As pandemonium erupted on the field at East Noble following the Knights’ 29-24 victory over Hobart last Friday, Coach Luke Amstutz was in the thick of the celebration.

But as he made contact with one man in particular, Amstutz’s smile grew while also showing visible signs of emotion.

Amstutz lifted up his shirt, revealing a red tee with an Ohio State logo emblazoned upon it. The man, Gregg Bauer, had tears in his eyes.

In late March of 2011, four boys from Angola High School were traveling home from Spring Break in Alabama when their car was struck by a minivan that crossed the median. All four, including Gregg Bauer’s son Alexx and teammate Riley Zimmer, were killed.

Amstutz was prepping for his fourth season as head coach of the Angola Hornets when the tragedy struck. Alexx was the team’s starting quarterback in 2010 while Zimmer had been named All-NECC that same season.

“As soon as Luke found out, he got in his car and he rushed right up here,” said an emotional Gregg. “We had been at Spring Break too and we had knew what had happened. When we arrived home at 12:30 a.m., Luke was right there.”

Gregg and his wife Lisa remember a lot of wonderful people over the course of the whirlwind week following their son’s passing. Gregg credits many, but is quick to mention Amstutz and how supportive he was, even to the point of reading a poem that had been written following Angola’s first-ever Class 4A postseason victory in 2010, a 19-18 win over Wawasee.

For Amstutz, he could not imagine the pain that the Bauer and Zimmer families were going through. He had babysat Riley while in college, while the coach-quarterback relationship is arguably the deepest within the locker room.

“The families grieved and so did I,” Amstutz said. “For awhile, I just didn’t know if I wanted to be a football coach anymore. I wanted to get away from Angola because of the memories of it all.

“Eventually, I started focusing and valuing what was in my life.”

With Amstutz’s wife Shea expecting around the time of the boys’ deaths, the family decided to name their newborn daughter Alexa Riley Amstutz after the two football players who had died in the accident.

“It was unexpected,” Gregg said. “What an honor.”

AlexxBauer
Alexx Bauer played for Luke Amstutz at Angola before he was one of four Angola students killed in a car accident in Alabama in 2011.

Amstutz stayed just one more year at Angola, electing to move on to East Noble beginning in 2012. For him, it was an agonizing decision, one that he reviewed with many before making it official, including Gregg Bauer, who had a younger son as a sophomore on the 2011 squad.

“I still remember that conversation where he was thinking of going,” Bauer said. “In the end, I think he made the right decision.”

Since Gregg’s son Austin was still playing at Angola, he couldn’t make it to any East Noble games to support Amstutz. That is until 2013. With the Hornets taking on Bishop Dwenger in sectional play, Gregg decided to act.

“It sounds bad as a dad, but I told Austin that if Bishop Dwenger was up by a lot by halftime, I was going to head over to the East Noble game,” Gregg said. “From that time on, I have been on the sidelines.”

Gregg has tried to be on the sideline for every single East Noble home game since, while also making an attempt to get to a fair amount of road games. To Gregg, remembering his son goes along hand-in-hand with supporting the coach his son was so close to.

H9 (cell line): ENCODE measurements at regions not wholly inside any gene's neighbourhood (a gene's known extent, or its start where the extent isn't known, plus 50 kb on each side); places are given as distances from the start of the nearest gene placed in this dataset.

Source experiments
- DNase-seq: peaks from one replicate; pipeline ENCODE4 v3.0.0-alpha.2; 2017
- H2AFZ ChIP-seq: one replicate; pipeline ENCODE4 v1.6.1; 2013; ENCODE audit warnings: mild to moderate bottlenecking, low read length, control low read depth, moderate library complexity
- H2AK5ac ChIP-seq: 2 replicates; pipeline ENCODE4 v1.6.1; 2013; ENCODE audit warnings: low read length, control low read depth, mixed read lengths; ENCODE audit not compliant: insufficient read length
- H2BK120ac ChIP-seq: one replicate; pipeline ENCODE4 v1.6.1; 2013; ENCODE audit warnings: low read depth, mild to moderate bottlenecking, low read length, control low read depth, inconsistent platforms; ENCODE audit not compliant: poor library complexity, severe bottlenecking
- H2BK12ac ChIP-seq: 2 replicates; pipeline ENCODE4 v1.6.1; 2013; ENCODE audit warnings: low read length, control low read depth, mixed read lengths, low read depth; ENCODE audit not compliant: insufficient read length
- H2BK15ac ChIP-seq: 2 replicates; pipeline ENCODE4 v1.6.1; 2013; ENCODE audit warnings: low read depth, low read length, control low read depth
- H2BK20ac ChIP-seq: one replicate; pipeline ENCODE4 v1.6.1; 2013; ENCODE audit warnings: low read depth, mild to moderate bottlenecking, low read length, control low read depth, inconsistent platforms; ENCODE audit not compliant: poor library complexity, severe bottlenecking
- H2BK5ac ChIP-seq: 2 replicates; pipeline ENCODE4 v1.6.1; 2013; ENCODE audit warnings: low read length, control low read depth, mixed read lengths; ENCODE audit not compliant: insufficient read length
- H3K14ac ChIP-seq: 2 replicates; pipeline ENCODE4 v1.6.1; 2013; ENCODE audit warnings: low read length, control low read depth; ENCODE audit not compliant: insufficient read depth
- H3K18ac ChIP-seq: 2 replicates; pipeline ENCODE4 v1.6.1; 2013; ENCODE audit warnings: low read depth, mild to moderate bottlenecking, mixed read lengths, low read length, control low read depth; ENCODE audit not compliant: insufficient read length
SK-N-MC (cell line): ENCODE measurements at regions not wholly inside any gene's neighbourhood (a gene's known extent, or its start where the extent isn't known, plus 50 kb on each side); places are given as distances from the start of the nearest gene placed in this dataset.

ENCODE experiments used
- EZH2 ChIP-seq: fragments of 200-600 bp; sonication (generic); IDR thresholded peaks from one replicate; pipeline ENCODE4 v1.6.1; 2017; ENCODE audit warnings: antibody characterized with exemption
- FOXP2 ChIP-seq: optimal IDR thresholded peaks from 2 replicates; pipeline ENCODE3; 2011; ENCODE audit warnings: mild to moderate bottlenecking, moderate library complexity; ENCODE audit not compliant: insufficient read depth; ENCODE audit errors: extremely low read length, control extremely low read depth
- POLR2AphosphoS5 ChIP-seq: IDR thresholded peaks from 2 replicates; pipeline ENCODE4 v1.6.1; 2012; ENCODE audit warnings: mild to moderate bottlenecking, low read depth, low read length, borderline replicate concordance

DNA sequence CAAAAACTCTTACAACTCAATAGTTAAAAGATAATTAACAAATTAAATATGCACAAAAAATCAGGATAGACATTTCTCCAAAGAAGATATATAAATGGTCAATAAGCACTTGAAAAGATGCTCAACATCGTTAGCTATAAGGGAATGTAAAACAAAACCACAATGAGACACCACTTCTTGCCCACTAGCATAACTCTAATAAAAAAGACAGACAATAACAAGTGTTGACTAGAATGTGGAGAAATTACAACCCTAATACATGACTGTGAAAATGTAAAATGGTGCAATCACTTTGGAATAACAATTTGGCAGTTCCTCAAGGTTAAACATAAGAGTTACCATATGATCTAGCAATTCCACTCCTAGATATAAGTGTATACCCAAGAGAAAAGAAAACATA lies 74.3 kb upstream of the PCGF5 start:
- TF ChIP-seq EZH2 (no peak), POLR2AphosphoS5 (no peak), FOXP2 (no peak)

“I know that Luke loved Alexx and Alexx loved Luke,” Gregg said. “That is still a big deal.”

Just how big of a deal is it?

Luke Amstutz is a die-hard Notre Dame fan. There are few fall Saturdays that Amstutz cannot be found in and around Notre Dame Stadium in South Bend. He admittedly loves the Fighting Irish and despises Ohio State.

“He says that he can’t even handle crossing the state line into Ohio,” said Gregg about Amstutz with a laugh.

Yet when the Bauer family was getting rid of some of Alexx’s things a few years back, Gregg asked Amstutz if he would like the Ohio State t-shirt that Alexx would wear under his uniform during games at Angola.

“We are big Ohio State fans, we are from Ohio,” Gregg said. “My wife’s cousin played for the 1968 National Championship team at Ohio State and her aunt and uncle lived next to Woody Hayes. When Alexx was growing up he was just getting into following football when OSU won the title in 2002.”

Over the years Amstutz has taken good care of the shirt with the logo of the program he despises. He wore it under his East Noble garb for the sectional title game, then again for semistate.

On Saturday, it will make another appearance.

“It is disgusting,” said Amstutz with a laugh about wearing the shirt. “Alexx loved Ohio State. He always wanted to be a Buckeye.”

It is a way to honor Alexx and remember both him and Riley, two boys taken way too soon simply by fate, circumstance or purely being unlucky.

Come Saturday at Lucas Oil Stadium, Gregg will be unable to be on the sideline with East Noble. More stringent regulations for field passes will have him up in the stands cheering on the Knights.

But no matter how close or how far away Gregg is from Amstutz, the bond will still be there, born between Luke and Alexx years ago and continuing with Alexx’s parents. Amstutz has found a way to be a part of both the Bauers and Zimmers lives in the years following the tragedy.

“Losing a child is very, very painful, but it can also be quite lonely,” Gregg said. “Luke helps me not to be alone. He welcomes me and Lisa, whether it be on the sideline or at family get togethers.

“Luke has been a special person in helping me. I’m not sure if he knows that or not.”

The feeling is reciprocal.

“Alexx and Riley were great kids and their families have become really close to mine over the years,” Amstutz said. “We hope we can make them proud one more time on Saturday.

 

 

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